Archive for September, 2011
BMO Investor Online offers premier stock trading for the country of Canada, focusing on the American market. However, they have their work cut out for them, giving other stronger figures in the industry.
Their depth into the markets isn’t quite up to par with other similar services offer. Their website is designed with customer service in mind, and its use of new technology gives an interactive stock trading experience that’s easy on the consumer.
With their use of Flash and other Web 2.0 technologies, their site guides the investor through the process while giving them up-to-the-minute updates regarding the markets, insights into successful investments, and so on.
The entire organization focuses heavily on individual retirement accounts and the wide variety thereof. They include both Locked-In retirement plans and self-directed PSPs. They also offer tax-free savings accounts, which aren’t quite as popular as the individual retirement accounts but are still prominent.
Unlike other similar services, BMO Investor Online doesn’t necessarily aim to educate the consumer, although there’s still a variety of helpful information accessible from their site. They’re also not striving to help develop the customer’s portfolio like some other services are.
When it comes to first-time investors, BMO might not be the best option for you. They do offer an extensive array of personal accounts but they don’t place much focus on stocks and bonds (with some personal bonds being an exception). They give updates on markets, but they don’t guide you through the process. They don’t tailor their site to your personal growth as an investor.
They do, however, feature products that are beneficial to an individual in the long run. When it comes to Canadian savings and retirement accounts, BMO Investor is a front-runner.
Several perks do come with the site, however. They have a foreign currency calculator to help you figure out the conversation between Canadian and American currency (or for those in other countries as well). They also provide easy electronic access to funds, where you can transfer from other accounts into your BMO Investor Online account, making it easy and quick to get a portfolio or savings account up and running.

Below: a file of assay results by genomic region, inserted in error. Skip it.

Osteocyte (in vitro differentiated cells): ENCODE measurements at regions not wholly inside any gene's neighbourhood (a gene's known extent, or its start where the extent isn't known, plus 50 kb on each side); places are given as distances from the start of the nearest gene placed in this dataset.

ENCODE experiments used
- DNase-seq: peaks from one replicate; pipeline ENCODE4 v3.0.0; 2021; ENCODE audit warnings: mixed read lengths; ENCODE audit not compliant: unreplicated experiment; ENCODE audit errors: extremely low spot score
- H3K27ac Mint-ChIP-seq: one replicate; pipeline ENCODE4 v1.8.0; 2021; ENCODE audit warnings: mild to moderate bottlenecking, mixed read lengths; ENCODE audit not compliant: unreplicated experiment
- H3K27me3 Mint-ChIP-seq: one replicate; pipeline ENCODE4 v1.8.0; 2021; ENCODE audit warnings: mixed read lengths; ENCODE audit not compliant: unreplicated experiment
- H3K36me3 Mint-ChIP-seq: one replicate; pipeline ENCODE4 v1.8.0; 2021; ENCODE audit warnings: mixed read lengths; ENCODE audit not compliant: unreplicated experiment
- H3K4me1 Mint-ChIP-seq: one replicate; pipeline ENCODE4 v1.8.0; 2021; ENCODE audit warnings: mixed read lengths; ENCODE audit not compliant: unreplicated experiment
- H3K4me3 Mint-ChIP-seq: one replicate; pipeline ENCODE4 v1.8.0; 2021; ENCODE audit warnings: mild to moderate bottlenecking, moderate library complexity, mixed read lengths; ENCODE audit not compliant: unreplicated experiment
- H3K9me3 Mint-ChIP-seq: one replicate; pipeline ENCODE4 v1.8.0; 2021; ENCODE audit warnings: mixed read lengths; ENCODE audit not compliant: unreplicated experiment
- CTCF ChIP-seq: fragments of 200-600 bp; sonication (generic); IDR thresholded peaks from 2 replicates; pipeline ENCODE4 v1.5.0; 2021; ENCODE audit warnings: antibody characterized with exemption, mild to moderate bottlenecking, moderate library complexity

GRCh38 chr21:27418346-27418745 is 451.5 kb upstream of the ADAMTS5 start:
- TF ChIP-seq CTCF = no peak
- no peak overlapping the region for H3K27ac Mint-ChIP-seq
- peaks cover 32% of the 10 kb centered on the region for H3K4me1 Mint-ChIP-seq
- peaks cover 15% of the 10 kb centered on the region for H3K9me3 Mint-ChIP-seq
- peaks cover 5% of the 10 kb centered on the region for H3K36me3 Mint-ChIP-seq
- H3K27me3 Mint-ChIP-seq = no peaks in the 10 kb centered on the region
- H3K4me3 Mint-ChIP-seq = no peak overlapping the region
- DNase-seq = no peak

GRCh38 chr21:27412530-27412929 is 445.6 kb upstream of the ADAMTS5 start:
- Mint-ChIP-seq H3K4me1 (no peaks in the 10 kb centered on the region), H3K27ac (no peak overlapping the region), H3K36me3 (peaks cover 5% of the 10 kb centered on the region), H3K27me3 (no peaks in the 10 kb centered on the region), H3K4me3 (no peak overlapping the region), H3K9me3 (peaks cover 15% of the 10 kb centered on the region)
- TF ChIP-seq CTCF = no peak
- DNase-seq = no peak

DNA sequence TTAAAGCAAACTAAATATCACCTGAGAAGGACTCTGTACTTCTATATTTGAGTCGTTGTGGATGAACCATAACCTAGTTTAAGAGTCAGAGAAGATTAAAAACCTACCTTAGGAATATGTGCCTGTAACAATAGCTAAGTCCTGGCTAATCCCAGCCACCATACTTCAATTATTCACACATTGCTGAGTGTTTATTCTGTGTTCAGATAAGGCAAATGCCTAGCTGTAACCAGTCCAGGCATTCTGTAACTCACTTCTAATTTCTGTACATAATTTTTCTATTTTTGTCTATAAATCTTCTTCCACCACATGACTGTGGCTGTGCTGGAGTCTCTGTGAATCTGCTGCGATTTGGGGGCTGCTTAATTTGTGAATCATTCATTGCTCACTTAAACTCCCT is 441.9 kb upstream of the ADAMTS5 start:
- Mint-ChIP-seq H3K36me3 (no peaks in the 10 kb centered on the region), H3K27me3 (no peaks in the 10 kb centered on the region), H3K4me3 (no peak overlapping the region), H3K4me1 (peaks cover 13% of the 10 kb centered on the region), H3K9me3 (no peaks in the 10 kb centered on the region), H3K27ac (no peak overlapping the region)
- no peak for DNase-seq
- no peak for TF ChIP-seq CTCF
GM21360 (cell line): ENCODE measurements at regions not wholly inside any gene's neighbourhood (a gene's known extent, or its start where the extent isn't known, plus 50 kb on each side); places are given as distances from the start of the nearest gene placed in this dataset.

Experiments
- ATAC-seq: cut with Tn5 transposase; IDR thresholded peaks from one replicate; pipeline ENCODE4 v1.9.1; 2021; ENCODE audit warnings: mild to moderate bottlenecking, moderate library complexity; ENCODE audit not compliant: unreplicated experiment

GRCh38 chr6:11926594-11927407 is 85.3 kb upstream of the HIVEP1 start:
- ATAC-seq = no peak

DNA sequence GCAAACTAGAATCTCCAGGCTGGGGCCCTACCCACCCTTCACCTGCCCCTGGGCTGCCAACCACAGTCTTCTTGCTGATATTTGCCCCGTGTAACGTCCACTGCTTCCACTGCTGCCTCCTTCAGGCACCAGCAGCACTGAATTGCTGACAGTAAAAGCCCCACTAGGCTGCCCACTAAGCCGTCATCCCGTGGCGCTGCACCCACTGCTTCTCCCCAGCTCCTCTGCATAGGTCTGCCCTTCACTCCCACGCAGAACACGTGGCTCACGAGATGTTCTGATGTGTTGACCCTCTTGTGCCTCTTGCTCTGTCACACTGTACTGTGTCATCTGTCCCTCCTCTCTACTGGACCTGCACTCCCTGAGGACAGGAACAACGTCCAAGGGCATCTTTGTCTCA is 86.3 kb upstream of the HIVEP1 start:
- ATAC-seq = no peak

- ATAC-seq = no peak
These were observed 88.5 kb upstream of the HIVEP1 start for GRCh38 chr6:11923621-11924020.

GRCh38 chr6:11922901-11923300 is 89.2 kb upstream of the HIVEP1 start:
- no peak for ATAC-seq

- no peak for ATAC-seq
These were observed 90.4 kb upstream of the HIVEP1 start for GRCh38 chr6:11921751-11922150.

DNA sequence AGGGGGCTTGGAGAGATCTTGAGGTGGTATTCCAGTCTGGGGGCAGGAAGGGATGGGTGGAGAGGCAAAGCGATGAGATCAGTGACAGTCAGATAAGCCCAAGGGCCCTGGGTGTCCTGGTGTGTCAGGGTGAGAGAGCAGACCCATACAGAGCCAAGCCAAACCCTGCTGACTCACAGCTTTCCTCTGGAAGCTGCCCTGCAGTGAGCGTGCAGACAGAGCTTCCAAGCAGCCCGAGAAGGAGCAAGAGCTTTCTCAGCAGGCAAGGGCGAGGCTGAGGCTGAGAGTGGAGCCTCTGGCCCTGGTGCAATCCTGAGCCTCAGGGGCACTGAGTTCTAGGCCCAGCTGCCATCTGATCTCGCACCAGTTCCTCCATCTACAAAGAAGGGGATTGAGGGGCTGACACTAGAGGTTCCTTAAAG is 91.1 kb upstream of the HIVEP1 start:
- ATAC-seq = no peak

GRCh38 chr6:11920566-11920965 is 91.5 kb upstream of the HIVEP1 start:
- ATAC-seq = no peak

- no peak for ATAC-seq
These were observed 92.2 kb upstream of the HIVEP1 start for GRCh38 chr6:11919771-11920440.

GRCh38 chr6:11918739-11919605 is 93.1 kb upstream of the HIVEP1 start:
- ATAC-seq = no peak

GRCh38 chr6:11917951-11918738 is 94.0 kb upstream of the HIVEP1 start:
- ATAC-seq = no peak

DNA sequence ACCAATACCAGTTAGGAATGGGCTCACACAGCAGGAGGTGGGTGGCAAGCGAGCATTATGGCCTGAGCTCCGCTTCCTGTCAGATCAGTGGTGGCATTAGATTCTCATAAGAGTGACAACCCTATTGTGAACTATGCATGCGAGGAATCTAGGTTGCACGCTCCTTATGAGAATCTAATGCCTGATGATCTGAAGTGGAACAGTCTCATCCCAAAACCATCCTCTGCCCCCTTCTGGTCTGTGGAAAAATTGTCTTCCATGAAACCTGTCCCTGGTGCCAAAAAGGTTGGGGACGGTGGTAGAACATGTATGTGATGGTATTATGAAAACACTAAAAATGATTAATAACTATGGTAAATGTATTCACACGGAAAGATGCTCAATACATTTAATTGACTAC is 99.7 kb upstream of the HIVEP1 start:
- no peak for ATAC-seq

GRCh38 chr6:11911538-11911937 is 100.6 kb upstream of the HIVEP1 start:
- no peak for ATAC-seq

The site does offer some self-educational opportunities, however, but their resources don’t go in depth. They’re limited to some basic advice, a glossary of terms, and similar low-brow approaches.
Whereas it’s easy to set up an account and get going, their customer service isn’t anything to write home about. It doesn’t lack but it’s also not super prominent (it’s not even available from their website) and it doesn’t have the availability that some sources do—there’s no internet chat or 24-hour hotline to call.
BMO doesn’t get a spotless review from all investors, either. First of all, their near $30 fee for the first 1,000 interactions runs a bit high, with several cheaper options available. They have a high flat-trading fee of $10 and you don’t get a break until after many trades.
Furthermore, people complain that their savings account division isn’t easily accessible. They say they’re misled and that it’s technically two separate sources, which the main page on BMO Investor Online doesn’t clear up. Some reviews even go so far as to claim their customer service is lacking, with specific regard to their savings accounts and trying to connect one to their investment portfolio.
Finally, a frequent complaint is centered around BMO Investor Online’s lack of available stock options. As mentioned, they don’t have quite the depth in the market that other sources do, meaning you’re left in the dark about certain prominent stocks or don’t even have the option to purchase them in the first place.